About twenty years ago I was working for an arts-in-education nonprofit as a program coordinator. It was my job to schedule music, dance, and theater performances in K-12 schools across the state. I kept track of the artists’ availability, spent a good chunk of my time on the phone setting dates with schools, made sure everybody had their contracts and directions all sorted out, and did it all over again when the occasional blizzard shut down the whole state for a week. Usually rescheduling was needed in occasional smaller doses, such as when an artist got ill. (I remember the male half of a husband-wife team once calling to tell me that his poor flu-stricken wife had been reduced to “a puddle on the bed.”)
Only once did I have to deal with a flat-out no-show. One of our most popular performers, a dancer, just didn’t appear at the school where he was scheduled that day. He couldn’t be reached. I could only apologize to the teacher who called to inform me, and I finally was able to speak with the artist the next day. His explanation? “I did not have peace in my heart, and I cannot dance when I do not have peace in my heart.”
“Well, Paul, there were 300 students and their teachers, all in their seats in their school auditorium, who did not have peace in their hearts when you didn’t bother to show up today.” From there I suppose I reminded him of Alexander Graham Bell’s great contribution to technology and impressed upon him the necessity of availing himself of it in future should he be unable to fulfill a scheduled commitment.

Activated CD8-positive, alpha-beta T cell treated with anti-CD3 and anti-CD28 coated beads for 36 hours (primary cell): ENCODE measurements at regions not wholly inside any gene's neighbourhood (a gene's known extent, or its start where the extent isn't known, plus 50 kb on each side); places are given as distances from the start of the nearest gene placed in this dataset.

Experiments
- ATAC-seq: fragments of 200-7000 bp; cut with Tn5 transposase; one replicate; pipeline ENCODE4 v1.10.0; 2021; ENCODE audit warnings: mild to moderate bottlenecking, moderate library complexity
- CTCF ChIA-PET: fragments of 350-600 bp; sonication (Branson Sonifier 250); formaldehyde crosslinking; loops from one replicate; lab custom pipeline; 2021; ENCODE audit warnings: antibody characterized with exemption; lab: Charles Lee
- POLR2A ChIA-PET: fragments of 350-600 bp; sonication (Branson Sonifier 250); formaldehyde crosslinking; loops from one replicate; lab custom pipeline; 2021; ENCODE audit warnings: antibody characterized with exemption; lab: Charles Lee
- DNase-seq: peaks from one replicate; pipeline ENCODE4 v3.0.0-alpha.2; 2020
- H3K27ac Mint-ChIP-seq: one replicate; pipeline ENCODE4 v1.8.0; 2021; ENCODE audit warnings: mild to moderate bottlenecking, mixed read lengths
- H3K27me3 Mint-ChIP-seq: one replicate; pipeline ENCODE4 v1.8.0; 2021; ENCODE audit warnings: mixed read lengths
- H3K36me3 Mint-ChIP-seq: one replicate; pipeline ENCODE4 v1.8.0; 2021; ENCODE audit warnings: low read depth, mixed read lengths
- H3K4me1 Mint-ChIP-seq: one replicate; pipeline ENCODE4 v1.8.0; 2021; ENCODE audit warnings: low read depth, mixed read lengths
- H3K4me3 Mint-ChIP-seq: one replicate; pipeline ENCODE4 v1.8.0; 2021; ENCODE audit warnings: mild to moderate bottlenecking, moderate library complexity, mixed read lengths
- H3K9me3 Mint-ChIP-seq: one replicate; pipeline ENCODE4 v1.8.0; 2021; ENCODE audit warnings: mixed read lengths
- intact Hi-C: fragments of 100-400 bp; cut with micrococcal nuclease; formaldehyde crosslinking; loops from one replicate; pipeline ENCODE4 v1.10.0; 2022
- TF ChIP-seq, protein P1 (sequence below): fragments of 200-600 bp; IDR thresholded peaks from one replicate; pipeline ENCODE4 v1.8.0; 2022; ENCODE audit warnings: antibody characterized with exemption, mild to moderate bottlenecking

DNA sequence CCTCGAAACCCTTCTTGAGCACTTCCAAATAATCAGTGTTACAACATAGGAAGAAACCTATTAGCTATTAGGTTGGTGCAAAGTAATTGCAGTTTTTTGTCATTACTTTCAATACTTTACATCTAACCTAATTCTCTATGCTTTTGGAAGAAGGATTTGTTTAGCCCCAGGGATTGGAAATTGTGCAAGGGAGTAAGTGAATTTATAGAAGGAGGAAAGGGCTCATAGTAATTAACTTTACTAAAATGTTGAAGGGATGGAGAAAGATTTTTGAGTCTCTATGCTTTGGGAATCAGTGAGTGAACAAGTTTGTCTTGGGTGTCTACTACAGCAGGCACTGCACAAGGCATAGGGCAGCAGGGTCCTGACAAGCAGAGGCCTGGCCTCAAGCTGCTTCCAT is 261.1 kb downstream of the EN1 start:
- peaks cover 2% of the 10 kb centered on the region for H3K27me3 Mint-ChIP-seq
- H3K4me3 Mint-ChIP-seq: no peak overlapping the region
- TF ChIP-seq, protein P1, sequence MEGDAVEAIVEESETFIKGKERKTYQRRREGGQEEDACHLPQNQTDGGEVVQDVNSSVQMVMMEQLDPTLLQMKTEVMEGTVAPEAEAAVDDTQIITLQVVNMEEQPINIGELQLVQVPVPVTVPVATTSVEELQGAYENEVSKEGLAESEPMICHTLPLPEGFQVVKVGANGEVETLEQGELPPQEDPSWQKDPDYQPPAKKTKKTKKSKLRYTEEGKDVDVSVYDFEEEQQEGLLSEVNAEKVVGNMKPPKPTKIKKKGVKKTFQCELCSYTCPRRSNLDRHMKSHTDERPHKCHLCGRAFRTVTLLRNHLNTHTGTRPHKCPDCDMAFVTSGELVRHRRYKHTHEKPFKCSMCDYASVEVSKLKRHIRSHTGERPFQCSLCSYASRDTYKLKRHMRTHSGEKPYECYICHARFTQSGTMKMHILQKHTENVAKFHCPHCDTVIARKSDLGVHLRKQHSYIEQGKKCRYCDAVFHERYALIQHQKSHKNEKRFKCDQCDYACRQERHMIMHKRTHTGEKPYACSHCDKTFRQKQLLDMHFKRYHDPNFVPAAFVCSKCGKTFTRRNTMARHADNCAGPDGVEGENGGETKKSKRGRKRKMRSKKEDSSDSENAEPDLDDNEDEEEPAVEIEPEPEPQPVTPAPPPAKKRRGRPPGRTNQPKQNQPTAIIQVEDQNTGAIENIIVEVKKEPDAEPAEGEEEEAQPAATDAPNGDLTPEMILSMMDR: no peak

All this is to get to something I was mulling over in regard to the quote I posted on New Year’s Day. Living out of joy rather than out of duty doesn’t mean waiting for a joyful mood to strike. “Feeling like it” is just as much a crutch as a raw sense of duty, and a less reliable one, at that. Learning to live out of joy doesn’t mean throwing away the to-do list; it means coming at it with a different attitude — not one that magically appears if the stars of the weather and the circumstances and your hormones are perfectly aligned, but one you choose to put on because it’s your favorite one in your wardrobe. (Sorry for the clashing-like-argyle-and-hounds-tooth metaphors, but I always consider myself to be doing well if I come up with any at all.)
Nothing’s more useless than an exhortation to “just do it” (a slogan, I might note, that was inspired by a murderer’s last words). It is the law, and it is powerless to motivate us to obey. But joy is perfectly suited to the task of motivation. Joy reminds us of God’s goodness, tells us stories of His love, and points us to the obedience at hand as a means of delighting in Him the way He has delighted in us. Joy lights a flame beneath raw duty, pours on the oil of gladness, seasons with the salt of grace, and transforms even the most distasteful obligations into a gourmet feast for the soul.
So don’t just do it, joyfully do it.